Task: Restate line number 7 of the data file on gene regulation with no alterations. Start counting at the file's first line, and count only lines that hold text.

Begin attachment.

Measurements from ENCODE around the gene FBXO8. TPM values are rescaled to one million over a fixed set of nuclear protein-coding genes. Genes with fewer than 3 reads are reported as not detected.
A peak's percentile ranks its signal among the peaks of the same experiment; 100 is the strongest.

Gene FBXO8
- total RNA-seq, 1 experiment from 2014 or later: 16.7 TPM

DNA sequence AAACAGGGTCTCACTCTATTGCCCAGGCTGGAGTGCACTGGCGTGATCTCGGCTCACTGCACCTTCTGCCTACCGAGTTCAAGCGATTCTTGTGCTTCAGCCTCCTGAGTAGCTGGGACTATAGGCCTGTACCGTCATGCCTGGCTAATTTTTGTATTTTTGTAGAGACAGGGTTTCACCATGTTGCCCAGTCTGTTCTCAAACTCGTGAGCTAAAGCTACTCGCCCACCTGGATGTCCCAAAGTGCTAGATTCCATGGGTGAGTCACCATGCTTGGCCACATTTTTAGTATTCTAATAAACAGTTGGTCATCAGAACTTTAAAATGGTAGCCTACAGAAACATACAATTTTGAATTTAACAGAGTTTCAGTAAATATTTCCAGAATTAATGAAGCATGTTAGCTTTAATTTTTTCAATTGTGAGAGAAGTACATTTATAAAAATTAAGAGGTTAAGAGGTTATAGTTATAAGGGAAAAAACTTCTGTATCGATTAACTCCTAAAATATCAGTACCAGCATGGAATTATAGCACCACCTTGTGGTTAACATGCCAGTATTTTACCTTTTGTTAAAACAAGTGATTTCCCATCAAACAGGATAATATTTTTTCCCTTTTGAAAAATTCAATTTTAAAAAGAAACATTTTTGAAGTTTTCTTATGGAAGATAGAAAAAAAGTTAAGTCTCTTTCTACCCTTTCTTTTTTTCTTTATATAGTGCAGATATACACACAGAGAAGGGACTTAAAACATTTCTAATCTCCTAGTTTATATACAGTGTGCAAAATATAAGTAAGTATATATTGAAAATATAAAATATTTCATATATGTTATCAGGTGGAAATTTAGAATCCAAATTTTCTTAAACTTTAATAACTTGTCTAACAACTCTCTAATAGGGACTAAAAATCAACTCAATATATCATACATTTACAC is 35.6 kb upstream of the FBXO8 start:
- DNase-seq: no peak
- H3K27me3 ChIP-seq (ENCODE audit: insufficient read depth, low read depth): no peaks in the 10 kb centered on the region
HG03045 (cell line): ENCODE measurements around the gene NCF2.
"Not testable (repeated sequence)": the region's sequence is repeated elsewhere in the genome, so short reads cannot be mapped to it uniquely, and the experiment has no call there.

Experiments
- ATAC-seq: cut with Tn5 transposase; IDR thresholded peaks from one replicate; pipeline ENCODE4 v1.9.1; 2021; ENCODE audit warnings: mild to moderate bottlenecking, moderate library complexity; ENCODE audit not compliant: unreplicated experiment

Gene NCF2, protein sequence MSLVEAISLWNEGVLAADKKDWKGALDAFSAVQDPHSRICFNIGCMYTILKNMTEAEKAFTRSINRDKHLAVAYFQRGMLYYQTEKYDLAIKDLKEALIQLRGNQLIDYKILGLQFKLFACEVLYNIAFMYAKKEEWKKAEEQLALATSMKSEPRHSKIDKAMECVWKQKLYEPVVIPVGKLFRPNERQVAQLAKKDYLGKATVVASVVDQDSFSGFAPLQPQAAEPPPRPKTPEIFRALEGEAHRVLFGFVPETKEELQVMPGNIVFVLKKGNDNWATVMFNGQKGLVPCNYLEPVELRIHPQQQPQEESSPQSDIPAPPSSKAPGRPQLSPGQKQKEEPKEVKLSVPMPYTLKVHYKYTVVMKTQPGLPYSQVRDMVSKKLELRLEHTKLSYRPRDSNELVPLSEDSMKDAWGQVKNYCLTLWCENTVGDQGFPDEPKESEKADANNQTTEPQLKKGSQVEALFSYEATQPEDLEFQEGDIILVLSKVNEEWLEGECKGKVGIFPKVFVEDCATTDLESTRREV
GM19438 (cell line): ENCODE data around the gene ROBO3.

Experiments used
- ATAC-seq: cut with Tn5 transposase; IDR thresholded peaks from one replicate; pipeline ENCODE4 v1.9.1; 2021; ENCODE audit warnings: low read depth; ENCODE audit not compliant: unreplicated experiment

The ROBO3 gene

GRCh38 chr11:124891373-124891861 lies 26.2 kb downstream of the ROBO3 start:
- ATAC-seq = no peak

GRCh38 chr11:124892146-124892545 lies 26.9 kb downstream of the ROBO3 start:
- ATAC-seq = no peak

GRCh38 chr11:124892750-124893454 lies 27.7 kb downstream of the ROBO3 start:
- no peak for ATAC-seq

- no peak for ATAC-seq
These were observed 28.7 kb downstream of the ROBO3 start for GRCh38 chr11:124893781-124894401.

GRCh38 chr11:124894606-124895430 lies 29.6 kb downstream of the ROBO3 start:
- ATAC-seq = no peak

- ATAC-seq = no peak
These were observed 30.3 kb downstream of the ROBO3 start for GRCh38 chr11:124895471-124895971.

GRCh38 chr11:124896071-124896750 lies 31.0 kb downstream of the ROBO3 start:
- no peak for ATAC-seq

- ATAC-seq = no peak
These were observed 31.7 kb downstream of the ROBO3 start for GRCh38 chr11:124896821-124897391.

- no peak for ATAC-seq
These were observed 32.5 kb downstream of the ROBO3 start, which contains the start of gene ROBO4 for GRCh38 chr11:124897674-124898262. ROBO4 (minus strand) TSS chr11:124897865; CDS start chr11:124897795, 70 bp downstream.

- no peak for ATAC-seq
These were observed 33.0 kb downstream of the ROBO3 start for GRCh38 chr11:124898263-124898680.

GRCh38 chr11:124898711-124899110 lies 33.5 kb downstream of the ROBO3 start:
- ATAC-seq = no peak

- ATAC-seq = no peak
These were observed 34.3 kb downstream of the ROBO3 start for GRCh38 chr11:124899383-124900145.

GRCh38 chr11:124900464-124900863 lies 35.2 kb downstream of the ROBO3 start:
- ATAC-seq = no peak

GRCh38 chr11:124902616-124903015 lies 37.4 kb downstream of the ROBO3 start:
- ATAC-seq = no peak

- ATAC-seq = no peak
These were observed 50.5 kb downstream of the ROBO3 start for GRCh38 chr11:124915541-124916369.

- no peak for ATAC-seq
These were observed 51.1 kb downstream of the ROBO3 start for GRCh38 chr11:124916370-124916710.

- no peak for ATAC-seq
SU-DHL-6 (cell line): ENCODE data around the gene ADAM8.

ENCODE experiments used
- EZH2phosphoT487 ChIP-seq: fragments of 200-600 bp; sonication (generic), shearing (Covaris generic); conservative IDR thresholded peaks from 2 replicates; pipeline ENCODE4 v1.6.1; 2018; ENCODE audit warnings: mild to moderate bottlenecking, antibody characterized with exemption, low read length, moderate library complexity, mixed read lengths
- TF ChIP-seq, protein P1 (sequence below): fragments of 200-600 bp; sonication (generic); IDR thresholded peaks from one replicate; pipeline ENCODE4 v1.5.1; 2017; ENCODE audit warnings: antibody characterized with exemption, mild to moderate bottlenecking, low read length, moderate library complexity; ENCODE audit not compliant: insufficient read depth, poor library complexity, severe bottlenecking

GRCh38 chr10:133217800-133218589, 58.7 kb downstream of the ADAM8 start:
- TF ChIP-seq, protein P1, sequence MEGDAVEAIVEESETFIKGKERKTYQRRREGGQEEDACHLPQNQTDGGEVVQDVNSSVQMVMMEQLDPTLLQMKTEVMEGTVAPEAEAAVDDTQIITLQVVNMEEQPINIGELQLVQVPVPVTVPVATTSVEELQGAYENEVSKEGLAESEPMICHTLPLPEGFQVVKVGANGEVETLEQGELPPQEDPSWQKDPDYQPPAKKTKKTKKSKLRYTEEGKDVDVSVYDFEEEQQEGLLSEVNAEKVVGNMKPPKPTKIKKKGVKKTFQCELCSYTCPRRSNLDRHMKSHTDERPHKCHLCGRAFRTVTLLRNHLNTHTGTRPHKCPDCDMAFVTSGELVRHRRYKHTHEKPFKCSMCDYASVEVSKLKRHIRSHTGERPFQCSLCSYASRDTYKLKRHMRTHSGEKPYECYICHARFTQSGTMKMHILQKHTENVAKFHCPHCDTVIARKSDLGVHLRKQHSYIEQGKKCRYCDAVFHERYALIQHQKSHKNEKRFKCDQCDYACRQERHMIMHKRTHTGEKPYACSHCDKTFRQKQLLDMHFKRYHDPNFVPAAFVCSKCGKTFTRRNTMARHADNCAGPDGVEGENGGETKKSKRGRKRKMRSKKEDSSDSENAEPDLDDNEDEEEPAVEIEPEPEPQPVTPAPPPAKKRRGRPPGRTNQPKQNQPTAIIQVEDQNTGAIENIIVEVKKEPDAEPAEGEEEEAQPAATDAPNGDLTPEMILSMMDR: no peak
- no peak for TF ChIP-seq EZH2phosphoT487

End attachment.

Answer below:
- H3K27me3 ChIP-seq (ENCODE audit: insufficient read depth, low read depth): no peaks in the 10 kb centered on the region